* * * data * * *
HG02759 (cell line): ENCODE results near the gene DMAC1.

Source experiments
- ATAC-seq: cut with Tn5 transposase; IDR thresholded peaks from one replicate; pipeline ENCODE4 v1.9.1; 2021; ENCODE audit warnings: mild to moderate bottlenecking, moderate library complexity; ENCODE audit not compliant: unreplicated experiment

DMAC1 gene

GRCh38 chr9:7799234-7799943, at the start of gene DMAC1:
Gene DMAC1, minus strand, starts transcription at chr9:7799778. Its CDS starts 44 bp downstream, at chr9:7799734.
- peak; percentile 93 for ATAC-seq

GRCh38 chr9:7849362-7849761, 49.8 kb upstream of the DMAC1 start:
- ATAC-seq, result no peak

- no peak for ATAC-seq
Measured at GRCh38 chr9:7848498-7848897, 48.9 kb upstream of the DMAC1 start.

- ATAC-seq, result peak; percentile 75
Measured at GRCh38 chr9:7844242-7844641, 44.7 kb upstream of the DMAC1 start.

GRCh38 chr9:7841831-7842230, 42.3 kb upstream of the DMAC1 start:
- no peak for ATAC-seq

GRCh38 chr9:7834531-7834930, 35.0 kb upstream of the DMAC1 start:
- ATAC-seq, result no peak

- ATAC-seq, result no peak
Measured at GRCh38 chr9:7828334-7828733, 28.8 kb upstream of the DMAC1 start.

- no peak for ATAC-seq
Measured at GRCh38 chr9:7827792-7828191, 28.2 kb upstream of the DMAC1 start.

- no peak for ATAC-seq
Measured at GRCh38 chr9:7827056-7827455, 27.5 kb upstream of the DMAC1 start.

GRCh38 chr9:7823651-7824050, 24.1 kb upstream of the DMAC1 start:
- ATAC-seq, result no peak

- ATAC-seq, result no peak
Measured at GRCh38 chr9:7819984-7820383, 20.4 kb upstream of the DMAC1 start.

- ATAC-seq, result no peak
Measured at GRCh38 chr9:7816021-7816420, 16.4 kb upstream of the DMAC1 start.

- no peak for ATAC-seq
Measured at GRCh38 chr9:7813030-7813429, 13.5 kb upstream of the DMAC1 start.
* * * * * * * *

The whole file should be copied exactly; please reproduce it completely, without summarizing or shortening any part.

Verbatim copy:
HG02759 (cell line): ENCODE results near the gene DMAC1.

Source experiments
- ATAC-seq: cut with Tn5 transposase; IDR thresholded peaks from one replicate; pipeline ENCODE4 v1.9.1; 2021; ENCODE audit warnings: mild to moderate bottlenecking, moderate library complexity; ENCODE audit not compliant: unreplicated experiment

DMAC1 gene

GRCh38 chr9:7799234-7799943, at the start of gene DMAC1:
Gene DMAC1, minus strand, starts transcription at chr9:7799778. Its CDS starts 44 bp downstream, at chr9:7799734.
- peak; percentile 93 for ATAC-seq

GRCh38 chr9:7849362-7849761, 49.8 kb upstream of the DMAC1 start:
- ATAC-seq, result no peak

- no peak for ATAC-seq
Measured at GRCh38 chr9:7848498-7848897, 48.9 kb upstream of the DMAC1 start.

- ATAC-seq, result peak; percentile 75
Measured at GRCh38 chr9:7844242-7844641, 44.7 kb upstream of the DMAC1 start.

GRCh38 chr9:7841831-7842230, 42.3 kb upstream of the DMAC1 start:
- no peak for ATAC-seq

GRCh38 chr9:7834531-7834930, 35.0 kb upstream of the DMAC1 start:
- ATAC-seq, result no peak

- ATAC-seq, result no peak
Measured at GRCh38 chr9:7828334-7828733, 28.8 kb upstream of the DMAC1 start.

- no peak for ATAC-seq
Measured at GRCh38 chr9:7827792-7828191, 28.2 kb upstream of the DMAC1 start.

- no peak for ATAC-seq
Measured at GRCh38 chr9:7827056-7827455, 27.5 kb upstream of the DMAC1 start.

GRCh38 chr9:7823651-7824050, 24.1 kb upstream of the DMAC1 start:
- ATAC-seq, result no peak

- ATAC-seq, result no peak
Measured at GRCh38 chr9:7819984-7820383, 20.4 kb upstream of the DMAC1 start.

- ATAC-seq, result no peak
Measured at GRCh38 chr9:7816021-7816420, 16.4 kb upstream of the DMAC1 start.

- no peak for ATAC-seq
Measured at GRCh38 chr9:7813030-7813429, 13.5 kb upstream of the DMAC1 start.